January 07, 2022
Eagles fans with tickets for Saturday can expect to see two games. While the birds take a break from their battle with the Cowboys, Philly's professional ultimate frisbee team will demonstrate their sport during the halftime show.
The Philadelphia Phoenix will take on the DC Breeze for a friendly game that won't count towards any rankings. The length of the game will be shorter than the standard four 12-minute quarters the American Ultimate Disc League uses.
But that's okay, Phoenix player James Pollard said, because the whole point is to get more eyes on the game.
"It's great exposure for the sport," he said. "That's the way the game is going to grow."
The sport's popularity lies somewhere between niche activities like lacrosse and quidditch, according to the Phoenix's marketing director Alex Shragis.
In 2019, almost 2.3 million Americans said they played ultimate frisbee. That's down from the peak of nearly 5.3 million players counted in 2012 by an Outdoor Industry Association report, but Shragis said the frisbee community in the Philly area is growing and now includes about 10,000 players.
Ultimate frisbee is usually a warm weather activity. The AUDL begins its season in June and has its championship game in September.
The game is played on a standard football field, where points are scored by getting the disc to the end zone.
It's a non-contact sport and everyone on the team needs to be able to throw well, as according to the rules once a player is in possession they aren't allowed to move again until they pass. Interceptions, incomplete passes and passes out of bounds lead to a turnover.
Pollard is one of the team's cutters, which he said is similar to being a wide receiver in football, as he's focused on running down the field past defenders to catch the disc. The team's handlers, on the other hand, are more similar to quarterbacks, as they mainly work on passing to cutters.
The game was created by a group of Maplewood high schoolers in 1968 and initially gained traction on American college campuses, where it remains most popular. Pollard first played ultimate frisbee in his high school gym class but really got into the sport while studying at Jefferson University.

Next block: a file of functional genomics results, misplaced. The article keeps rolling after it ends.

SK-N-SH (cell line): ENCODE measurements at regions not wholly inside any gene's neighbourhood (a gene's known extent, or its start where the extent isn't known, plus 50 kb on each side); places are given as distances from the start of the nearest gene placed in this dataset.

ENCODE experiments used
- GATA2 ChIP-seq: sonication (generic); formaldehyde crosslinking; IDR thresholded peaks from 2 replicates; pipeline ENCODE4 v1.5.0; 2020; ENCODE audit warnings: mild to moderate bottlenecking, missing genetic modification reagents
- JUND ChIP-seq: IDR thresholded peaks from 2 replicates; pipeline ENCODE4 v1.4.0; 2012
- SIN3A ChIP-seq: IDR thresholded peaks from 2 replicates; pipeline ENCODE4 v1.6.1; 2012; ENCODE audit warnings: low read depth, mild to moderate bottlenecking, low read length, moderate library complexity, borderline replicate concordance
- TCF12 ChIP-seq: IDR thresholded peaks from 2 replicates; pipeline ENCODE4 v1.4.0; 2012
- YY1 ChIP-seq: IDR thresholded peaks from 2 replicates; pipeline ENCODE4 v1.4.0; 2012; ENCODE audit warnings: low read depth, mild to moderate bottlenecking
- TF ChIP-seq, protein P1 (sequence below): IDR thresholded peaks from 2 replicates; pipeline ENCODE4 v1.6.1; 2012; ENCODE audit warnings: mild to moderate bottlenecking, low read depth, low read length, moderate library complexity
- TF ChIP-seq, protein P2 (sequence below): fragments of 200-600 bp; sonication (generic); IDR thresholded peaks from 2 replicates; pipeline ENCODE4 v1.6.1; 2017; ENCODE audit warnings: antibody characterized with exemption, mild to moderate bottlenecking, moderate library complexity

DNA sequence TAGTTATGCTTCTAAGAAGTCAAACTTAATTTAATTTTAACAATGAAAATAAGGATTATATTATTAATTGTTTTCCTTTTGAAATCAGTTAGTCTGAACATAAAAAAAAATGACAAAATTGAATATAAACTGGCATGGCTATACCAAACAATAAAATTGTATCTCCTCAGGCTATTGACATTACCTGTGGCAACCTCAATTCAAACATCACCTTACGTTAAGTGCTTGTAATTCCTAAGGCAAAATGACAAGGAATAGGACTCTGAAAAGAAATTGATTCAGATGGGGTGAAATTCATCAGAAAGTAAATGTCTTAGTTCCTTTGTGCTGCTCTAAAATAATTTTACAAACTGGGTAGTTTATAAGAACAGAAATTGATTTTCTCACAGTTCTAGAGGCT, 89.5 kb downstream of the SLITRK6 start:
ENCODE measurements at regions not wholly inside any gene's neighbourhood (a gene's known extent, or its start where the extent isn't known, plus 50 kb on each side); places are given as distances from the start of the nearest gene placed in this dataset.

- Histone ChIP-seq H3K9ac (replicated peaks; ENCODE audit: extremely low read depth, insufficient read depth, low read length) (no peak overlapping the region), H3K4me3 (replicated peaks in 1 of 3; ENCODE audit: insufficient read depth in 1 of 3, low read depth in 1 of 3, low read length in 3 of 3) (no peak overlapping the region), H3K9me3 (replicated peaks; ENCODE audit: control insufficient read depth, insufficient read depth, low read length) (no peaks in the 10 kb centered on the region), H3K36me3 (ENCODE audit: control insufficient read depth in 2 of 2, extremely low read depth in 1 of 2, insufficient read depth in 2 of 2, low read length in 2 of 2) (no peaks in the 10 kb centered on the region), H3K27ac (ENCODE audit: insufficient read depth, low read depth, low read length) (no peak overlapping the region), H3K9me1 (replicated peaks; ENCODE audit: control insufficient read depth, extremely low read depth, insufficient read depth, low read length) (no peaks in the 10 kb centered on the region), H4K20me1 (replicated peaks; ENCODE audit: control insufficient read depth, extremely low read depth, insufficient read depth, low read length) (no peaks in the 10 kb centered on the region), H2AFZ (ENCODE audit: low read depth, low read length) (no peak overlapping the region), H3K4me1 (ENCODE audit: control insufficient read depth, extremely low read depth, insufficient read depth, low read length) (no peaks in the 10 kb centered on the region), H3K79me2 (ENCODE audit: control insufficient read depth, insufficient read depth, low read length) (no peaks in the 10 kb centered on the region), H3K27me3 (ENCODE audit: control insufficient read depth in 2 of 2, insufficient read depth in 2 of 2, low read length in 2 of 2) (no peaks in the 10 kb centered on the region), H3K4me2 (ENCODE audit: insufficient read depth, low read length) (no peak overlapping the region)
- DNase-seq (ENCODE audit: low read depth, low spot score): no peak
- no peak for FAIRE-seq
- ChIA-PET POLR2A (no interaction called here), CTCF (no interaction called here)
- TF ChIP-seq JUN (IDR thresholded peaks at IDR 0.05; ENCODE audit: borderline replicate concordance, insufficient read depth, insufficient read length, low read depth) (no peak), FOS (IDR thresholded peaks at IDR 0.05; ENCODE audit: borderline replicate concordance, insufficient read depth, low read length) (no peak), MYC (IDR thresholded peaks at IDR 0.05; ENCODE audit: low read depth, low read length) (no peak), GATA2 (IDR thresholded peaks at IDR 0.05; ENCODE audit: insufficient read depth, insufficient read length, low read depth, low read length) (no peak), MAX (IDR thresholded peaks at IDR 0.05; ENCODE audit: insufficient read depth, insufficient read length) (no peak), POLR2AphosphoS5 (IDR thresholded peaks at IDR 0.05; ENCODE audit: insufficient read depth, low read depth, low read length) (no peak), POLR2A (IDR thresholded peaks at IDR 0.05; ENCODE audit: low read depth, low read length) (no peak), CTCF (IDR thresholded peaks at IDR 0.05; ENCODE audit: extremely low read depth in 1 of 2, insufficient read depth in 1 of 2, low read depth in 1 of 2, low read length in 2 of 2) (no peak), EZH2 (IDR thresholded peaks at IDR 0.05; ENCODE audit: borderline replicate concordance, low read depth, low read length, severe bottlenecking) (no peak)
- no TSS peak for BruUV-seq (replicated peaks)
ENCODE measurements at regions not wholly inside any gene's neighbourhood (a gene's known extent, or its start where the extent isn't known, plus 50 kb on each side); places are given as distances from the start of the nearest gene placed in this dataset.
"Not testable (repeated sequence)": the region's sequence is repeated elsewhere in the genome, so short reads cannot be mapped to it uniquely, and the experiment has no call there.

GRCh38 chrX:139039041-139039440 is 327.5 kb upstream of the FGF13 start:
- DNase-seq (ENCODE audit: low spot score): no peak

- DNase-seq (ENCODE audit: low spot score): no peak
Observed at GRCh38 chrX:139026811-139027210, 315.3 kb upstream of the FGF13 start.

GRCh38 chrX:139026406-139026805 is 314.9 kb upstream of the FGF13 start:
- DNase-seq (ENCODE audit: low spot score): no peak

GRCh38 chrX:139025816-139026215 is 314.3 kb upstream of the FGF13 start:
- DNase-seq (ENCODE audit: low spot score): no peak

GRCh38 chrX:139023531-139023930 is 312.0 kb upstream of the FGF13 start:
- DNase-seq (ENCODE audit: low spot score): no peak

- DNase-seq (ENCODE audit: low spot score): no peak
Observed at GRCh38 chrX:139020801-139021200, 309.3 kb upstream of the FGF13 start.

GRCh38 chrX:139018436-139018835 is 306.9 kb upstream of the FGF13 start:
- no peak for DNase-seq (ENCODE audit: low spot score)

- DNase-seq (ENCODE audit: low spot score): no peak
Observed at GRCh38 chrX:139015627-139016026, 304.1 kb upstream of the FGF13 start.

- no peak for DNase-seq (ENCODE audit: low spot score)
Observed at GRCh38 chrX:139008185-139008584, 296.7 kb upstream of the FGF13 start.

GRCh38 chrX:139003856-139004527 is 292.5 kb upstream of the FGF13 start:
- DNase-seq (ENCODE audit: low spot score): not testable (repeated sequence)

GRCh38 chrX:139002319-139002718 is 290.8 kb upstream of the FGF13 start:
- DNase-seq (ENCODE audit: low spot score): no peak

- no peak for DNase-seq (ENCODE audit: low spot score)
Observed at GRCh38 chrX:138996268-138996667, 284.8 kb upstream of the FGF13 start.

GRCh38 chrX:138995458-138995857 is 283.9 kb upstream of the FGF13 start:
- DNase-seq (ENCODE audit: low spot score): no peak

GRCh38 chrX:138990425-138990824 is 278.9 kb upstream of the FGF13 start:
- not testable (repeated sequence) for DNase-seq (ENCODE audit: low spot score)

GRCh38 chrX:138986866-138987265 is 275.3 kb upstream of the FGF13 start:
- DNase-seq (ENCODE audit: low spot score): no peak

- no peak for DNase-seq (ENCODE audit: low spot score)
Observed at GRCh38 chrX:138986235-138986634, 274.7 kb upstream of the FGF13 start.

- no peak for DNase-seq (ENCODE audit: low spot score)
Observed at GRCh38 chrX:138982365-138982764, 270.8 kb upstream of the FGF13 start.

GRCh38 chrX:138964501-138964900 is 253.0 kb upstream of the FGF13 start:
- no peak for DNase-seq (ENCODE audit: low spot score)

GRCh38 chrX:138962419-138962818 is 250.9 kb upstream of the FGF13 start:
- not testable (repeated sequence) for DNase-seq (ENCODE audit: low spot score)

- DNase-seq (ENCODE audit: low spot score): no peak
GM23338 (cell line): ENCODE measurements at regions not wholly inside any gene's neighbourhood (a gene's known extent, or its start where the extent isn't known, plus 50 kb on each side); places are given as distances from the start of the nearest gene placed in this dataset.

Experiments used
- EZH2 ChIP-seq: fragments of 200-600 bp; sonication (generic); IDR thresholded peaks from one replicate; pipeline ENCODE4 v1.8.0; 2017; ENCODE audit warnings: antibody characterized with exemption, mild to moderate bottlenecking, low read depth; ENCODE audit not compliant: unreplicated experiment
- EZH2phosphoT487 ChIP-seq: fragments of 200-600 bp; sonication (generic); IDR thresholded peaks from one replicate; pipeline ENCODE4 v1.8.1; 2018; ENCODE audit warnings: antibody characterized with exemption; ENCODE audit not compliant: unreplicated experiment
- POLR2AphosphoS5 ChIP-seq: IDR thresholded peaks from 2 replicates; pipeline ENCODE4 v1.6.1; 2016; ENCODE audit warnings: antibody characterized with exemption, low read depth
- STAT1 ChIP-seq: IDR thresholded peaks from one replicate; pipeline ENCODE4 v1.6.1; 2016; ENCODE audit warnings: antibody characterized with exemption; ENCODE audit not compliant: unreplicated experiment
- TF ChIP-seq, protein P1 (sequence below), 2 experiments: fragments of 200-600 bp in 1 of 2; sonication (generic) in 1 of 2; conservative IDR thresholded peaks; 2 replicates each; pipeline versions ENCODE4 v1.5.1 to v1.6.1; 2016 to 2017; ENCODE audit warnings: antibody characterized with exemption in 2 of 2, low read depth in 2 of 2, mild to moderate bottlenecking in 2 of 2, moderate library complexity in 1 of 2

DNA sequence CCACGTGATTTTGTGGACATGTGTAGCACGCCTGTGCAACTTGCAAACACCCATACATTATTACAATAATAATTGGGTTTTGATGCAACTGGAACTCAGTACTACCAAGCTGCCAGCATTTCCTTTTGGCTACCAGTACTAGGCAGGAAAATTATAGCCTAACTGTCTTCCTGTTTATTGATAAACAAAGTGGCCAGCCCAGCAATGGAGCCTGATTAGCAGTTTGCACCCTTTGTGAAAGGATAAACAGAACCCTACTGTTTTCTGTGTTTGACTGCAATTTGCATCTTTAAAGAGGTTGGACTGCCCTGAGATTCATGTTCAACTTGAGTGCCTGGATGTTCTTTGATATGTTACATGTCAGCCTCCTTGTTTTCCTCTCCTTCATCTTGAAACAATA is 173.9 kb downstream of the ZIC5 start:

His main athletic focus was dedicated to his spot on the school's tennis team, but in the offseason he played club ultimate frisbee to stay in shape.
Pollard said the sport is already popular across college and high school campuses in Philly, but it needs to court an even younger demographic to start growing again.
That's why he's been working with the Phoenix on their youth programming, which Shragis said has already reached many area kids and teens.
In 2021, Pollard said about twice as many kids showed up for clinics in comparison with 2020. He added that the Phoenix's Pass the Disc initiative, which provides free youth clinics at Philly recreation centers in underserved communities, is also doing a lot to grow the sport in the region.
He said getting more kids involved is key to continuing the sport's expansion because "it's hard to grow with adults trying to learn how to play."
Pollard also said the sport is good for kids because it's relatively safe, especially when compared with a game like football. Injuries tend to be more similar to what one might experience playing soccer rather than the repeated head trauma that defines many contact sports.
He hopes the kids who are getting into the game now will continue playing into adulthood and pass it on to their children.
Saturday's exhibition is not the first time the Phoenix have provided halftime entertainment at an Eagles game. They played at the Linc in 2019, which came about after one of the Phoenix's owners just happened to meet an Eagles executive while waiting to board a plane, Shragis said.
But Pollard was even more excited about Saturday's match, because the team has since moved its field from Conshohocken to the South Philadelphia Supersite, which is right across the highway from Lincoln Financial Field.
Now, he says Eagles fans will have an easy time finding the field if they decide to attend a future game or participate in one of the team's clinics.